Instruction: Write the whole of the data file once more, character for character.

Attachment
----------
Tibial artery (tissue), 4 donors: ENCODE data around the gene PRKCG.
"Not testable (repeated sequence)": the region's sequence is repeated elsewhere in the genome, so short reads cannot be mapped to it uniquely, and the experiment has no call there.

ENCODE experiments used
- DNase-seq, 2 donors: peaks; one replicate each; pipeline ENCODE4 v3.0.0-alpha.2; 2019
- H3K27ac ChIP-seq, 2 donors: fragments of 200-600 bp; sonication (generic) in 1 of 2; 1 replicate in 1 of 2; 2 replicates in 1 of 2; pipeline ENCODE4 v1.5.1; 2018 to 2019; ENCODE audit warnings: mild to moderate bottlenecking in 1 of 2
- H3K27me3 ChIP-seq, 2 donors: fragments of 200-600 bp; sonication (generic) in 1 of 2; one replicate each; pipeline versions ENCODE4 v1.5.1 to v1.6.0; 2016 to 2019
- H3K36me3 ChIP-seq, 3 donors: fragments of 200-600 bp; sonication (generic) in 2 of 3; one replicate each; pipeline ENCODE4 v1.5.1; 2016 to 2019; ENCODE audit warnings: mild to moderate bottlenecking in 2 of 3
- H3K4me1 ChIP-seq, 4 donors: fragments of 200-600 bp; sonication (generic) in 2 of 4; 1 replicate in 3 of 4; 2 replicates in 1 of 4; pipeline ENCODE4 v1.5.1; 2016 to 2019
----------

Tibial artery (tissue), 4 donors: ENCODE data around the gene PRKCG.
"Not testable (repeated sequence)": the region's sequence is repeated elsewhere in the genome, so short reads cannot be mapped to it uniquely, and the experiment has no call there.

ENCODE experiments used
- DNase-seq, 2 donors: peaks; one replicate each; pipeline ENCODE4 v3.0.0-alpha.2; 2019
- H3K27ac ChIP-seq, 2 donors: fragments of 200-600 bp; sonication (generic) in 1 of 2; 1 replicate in 1 of 2; 2 replicates in 1 of 2; pipeline ENCODE4 v1.5.1; 2018 to 2019; ENCODE audit warnings: mild to moderate bottlenecking in 1 of 2
- H3K27me3 ChIP-seq, 2 donors: fragments of 200-600 bp; sonication (generic) in 1 of 2; one replicate each; pipeline versions ENCODE4 v1.5.1 to v1.6.0; 2016 to 2019
- H3K36me3 ChIP-seq, 3 donors: fragments of 200-600 bp; sonication (generic) in 2 of 3; one replicate each; pipeline ENCODE4 v1.5.1; 2016 to 2019; ENCODE audit warnings: mild to moderate bottlenecking in 2 of 3
- H3K4me1 ChIP-seq, 4 donors: fragments of 200-600 bp; sonication (generic) in 2 of 4; 1 replicate in 3 of 4; 2 replicates in 1 of 4; pipeline ENCODE4 v1.5.1; 2016 to 2019